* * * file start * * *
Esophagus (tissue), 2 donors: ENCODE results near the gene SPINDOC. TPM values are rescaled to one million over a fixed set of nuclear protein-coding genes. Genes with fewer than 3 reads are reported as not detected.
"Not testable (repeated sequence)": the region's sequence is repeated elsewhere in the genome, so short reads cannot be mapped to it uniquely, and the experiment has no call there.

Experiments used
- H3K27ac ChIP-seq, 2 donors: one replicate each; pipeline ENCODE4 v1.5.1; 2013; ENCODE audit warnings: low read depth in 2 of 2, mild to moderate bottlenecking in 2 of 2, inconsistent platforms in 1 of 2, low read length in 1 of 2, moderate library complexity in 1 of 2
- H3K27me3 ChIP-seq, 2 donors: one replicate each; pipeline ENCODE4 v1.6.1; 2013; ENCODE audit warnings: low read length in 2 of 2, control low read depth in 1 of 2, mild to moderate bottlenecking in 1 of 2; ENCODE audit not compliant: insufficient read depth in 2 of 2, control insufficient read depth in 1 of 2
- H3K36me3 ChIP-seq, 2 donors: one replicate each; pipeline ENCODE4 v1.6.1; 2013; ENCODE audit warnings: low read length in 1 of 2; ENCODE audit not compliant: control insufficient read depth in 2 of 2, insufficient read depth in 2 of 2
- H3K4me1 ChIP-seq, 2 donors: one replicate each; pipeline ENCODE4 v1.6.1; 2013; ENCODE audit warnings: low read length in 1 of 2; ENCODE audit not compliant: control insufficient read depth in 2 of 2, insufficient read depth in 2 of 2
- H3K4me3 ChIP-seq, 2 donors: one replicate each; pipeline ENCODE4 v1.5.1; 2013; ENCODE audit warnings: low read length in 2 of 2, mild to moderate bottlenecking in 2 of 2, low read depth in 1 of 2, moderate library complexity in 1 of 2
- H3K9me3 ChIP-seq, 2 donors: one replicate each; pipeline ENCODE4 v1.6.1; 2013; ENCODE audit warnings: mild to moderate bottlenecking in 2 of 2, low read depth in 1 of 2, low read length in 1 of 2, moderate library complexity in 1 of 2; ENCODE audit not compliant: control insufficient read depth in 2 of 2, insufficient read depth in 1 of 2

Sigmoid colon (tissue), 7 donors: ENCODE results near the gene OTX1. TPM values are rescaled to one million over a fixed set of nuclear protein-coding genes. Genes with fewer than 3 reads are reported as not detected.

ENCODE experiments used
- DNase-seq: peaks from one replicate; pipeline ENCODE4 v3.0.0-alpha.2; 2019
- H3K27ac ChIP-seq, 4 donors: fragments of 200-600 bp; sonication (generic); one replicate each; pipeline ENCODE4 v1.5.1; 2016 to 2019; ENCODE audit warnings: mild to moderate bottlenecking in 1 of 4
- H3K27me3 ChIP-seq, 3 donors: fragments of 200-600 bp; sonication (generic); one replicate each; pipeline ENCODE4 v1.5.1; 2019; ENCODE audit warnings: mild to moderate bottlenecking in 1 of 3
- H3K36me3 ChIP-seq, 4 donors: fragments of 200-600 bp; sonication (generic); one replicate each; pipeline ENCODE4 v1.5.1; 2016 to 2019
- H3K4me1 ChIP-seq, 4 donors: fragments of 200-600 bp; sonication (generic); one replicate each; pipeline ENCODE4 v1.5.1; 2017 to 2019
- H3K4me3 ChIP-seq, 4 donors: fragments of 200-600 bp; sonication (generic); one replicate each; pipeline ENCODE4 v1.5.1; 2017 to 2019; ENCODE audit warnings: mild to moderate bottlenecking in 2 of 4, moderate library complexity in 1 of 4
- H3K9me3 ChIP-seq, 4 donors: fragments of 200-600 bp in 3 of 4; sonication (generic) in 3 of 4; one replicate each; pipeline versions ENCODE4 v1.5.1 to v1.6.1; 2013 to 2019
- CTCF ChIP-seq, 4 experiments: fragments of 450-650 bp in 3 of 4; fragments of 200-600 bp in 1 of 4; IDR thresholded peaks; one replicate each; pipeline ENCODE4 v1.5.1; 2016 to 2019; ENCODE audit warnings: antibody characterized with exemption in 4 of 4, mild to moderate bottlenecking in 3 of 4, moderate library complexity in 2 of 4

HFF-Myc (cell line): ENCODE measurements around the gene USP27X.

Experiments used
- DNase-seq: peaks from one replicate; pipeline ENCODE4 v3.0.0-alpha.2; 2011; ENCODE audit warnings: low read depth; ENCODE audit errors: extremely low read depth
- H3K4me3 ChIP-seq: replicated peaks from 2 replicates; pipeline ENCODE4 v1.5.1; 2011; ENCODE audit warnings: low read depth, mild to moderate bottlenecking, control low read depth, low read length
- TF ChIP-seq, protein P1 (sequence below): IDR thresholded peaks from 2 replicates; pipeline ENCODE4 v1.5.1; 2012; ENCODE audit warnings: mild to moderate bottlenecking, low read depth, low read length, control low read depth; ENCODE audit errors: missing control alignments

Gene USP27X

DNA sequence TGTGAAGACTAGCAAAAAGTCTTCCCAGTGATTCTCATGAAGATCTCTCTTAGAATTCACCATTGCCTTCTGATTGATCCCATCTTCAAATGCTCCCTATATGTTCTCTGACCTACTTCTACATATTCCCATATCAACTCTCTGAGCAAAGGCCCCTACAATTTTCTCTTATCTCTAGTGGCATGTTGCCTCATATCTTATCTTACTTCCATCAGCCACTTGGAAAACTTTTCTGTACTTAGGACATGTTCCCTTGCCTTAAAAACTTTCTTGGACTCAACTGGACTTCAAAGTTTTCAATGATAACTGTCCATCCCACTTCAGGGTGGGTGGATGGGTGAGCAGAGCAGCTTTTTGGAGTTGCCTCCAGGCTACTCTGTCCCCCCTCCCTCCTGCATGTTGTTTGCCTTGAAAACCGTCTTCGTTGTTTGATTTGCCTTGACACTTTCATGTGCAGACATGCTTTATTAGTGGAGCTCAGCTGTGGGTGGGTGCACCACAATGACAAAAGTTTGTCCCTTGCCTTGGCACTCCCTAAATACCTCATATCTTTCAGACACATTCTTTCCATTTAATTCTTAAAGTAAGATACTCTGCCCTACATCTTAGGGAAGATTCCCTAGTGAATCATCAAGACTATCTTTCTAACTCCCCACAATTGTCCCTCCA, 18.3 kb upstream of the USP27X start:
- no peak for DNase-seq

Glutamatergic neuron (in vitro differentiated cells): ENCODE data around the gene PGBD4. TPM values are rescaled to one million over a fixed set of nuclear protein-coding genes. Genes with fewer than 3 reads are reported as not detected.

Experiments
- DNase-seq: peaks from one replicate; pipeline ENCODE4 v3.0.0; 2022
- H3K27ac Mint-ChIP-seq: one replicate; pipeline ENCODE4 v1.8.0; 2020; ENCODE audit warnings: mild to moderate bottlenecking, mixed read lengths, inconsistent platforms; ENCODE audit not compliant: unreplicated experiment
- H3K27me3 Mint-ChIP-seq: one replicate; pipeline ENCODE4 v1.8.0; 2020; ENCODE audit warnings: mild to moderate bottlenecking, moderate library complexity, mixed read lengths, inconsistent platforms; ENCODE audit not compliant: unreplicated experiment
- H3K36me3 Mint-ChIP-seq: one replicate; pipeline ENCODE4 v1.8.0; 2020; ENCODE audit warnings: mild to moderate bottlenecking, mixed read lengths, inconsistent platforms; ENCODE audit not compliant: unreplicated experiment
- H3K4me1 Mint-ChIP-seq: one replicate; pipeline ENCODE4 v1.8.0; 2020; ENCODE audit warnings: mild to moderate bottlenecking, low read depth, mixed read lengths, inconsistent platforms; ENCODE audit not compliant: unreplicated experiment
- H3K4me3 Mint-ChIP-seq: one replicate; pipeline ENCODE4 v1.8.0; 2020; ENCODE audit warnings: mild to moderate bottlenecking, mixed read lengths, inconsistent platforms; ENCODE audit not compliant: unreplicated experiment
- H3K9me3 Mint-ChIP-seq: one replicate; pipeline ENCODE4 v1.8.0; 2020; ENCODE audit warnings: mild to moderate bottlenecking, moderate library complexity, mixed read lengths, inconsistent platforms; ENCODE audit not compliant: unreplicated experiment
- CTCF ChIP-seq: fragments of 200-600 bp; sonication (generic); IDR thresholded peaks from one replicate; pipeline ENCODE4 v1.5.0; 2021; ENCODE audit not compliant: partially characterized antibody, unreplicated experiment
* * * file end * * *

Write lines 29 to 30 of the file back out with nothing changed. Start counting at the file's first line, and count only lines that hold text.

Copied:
Experiments
- DNase-seq: peaks from one replicate; pipeline ENCODE4 v3.0.0; 2022